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Kinnie et al.(2005) have found a positive relationship between satisfaction of HR practices and affective commitment of employees. It is considered that the satisfaction with HR practices leads to more affective commitment, more involvement and ultimately better business results. This link can be explained by the social exchange theory (Blau, 1965). The social exchange theory suggests that social reciprocity is the basis of the exchange. There are two distinct types, namely social exchange and economic exchange. Economic exchange refers to the employee that displays a ‘one good turn deserves another’- attitude. Social exchange refers to a relationship that looks to the future and behaviours that go beyond the standard tasks and is not converted into a reward. Satisfaction with HR practices can be experienced by employees as commitment towards them and eventually be answered with, for example, affective commitment.
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Krueger and Rouse (1998) study focused on the effects of workplace education training on turnover outcome variables. They expressed how recent policy pronouncements have called for more private-sector training. It was, however, expressed in this study that on-the-job training data has been unreliable because of the diversity in the many training programs offered across various industries and organizations. Again, this study primarily focused on standardized job training programs offered by two midsized companies with respondent samples comprised of (N=800) employees located in the state of New Jersey. In supporting the data analysis, the researchers used data from the firm‟s administrative records along with completed instruments. The questionnaires were distributed to employees at the manufacturing plant. Krueger and Rouse stated that “representatives of the manufacturing company stressed that frequent absenteeism and tardiness were common employee problems” (p. 66). Along the same lines, there was an expectation that there would be an increase in employee turnover if training was not provided by the employer. The analysis showed that sample respondents who participated in the organizational training were less likely to leave the company when compared to those who did not receive company training (Krueger & Rouse, 1998). The conclusion of the study revealed employees who had not received organizational training did leave the organization, voluntarily. However, Krueger and Rouse also stated that, “Participants were less likely to be laid off or discharged, suggesting that the training may have an effect on employee behavior or that the employer valued these employees more highly” (p. 80).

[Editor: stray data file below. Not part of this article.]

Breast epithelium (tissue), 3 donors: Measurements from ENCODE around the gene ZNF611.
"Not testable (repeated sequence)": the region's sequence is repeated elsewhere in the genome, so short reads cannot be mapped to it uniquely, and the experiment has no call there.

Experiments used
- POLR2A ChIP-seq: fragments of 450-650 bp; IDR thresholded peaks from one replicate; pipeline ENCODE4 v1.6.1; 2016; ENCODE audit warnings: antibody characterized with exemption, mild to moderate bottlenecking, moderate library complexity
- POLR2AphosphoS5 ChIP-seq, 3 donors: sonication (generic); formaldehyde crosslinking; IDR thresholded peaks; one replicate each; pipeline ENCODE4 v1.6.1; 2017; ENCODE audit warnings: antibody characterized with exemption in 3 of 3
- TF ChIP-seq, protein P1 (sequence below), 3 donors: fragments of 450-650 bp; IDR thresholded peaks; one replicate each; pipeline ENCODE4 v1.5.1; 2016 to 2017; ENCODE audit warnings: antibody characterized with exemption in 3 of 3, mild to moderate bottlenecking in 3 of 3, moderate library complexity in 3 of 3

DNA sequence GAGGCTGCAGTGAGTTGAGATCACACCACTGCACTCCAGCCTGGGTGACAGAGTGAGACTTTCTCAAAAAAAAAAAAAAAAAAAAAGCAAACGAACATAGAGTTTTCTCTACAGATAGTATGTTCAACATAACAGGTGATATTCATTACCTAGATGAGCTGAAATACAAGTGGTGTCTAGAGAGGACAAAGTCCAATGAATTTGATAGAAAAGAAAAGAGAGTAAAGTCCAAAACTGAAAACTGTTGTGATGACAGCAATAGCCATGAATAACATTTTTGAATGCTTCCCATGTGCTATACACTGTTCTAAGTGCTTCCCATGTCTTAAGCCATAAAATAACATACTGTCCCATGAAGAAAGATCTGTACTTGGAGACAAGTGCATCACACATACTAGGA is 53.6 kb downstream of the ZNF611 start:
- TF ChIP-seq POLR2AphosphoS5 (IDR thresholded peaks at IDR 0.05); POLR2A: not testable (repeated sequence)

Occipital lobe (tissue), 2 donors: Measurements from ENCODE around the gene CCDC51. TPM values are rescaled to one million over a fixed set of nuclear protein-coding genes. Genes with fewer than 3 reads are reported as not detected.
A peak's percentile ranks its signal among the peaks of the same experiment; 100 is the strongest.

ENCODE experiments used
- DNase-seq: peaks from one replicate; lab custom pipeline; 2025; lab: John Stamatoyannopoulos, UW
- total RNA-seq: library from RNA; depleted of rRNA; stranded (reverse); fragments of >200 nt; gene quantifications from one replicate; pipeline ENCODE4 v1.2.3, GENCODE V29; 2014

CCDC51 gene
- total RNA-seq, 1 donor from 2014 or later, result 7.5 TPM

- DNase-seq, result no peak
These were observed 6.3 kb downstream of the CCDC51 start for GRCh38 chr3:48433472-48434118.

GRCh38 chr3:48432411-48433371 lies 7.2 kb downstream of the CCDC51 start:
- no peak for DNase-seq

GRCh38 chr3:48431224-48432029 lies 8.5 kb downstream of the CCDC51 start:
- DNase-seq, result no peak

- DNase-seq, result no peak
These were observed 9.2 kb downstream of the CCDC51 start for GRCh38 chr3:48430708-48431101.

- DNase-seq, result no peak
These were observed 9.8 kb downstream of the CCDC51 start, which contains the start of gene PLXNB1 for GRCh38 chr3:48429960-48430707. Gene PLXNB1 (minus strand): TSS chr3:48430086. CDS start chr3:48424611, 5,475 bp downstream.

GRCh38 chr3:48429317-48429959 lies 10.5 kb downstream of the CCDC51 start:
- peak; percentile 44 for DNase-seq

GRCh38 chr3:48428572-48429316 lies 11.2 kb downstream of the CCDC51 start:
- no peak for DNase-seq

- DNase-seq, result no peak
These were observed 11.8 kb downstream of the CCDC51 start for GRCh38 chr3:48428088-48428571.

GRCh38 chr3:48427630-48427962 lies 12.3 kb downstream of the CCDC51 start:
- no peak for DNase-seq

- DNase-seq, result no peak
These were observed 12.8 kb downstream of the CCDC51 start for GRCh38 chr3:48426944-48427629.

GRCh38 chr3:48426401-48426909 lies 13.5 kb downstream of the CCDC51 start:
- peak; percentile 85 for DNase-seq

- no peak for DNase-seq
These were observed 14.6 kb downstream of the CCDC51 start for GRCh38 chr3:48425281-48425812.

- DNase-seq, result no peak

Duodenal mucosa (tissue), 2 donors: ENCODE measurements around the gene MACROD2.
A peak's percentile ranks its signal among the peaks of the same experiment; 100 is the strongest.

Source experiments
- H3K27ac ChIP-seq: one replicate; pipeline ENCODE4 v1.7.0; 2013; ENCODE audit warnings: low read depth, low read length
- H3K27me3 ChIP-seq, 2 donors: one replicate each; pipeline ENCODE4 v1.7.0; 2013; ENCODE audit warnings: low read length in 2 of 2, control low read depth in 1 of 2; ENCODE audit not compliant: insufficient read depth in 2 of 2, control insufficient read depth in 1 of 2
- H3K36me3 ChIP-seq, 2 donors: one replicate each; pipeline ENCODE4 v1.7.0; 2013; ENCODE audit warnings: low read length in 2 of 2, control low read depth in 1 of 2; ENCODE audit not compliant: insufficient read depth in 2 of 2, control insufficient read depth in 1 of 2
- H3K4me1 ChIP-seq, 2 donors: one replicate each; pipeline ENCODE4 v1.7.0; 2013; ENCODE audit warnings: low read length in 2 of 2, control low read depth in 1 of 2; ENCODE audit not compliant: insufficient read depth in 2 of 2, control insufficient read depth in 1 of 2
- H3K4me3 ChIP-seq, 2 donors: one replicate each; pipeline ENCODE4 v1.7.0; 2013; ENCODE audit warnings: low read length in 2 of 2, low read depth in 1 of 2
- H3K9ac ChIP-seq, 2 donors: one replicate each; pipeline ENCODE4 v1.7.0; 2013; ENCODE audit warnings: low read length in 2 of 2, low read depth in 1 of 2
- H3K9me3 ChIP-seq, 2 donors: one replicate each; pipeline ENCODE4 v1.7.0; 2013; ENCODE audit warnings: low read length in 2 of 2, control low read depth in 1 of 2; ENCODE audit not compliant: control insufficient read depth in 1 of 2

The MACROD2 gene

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out of the workplace and one allowing them to remain at their desks. To this end, it may also be interesting to examine how utilization of online and onsite CSEV opportunities are perceived by supervisors and peers, and how it affects team dynamics, such as when an employee takes time away from the workday to engage in CSEV opportunities. Interactions with performance are certainly possible, such that usage of CSEV benefits may be perceived negatively for lower performers in a way that does not occur when higher performers take time out to engage in this type of behavior. Often, CSEV offers opportunities to meet people outside of the immediate organization in which one is employed. Examining how online vs. onsite CSEV affect people's personal and professional networks would be fruitful.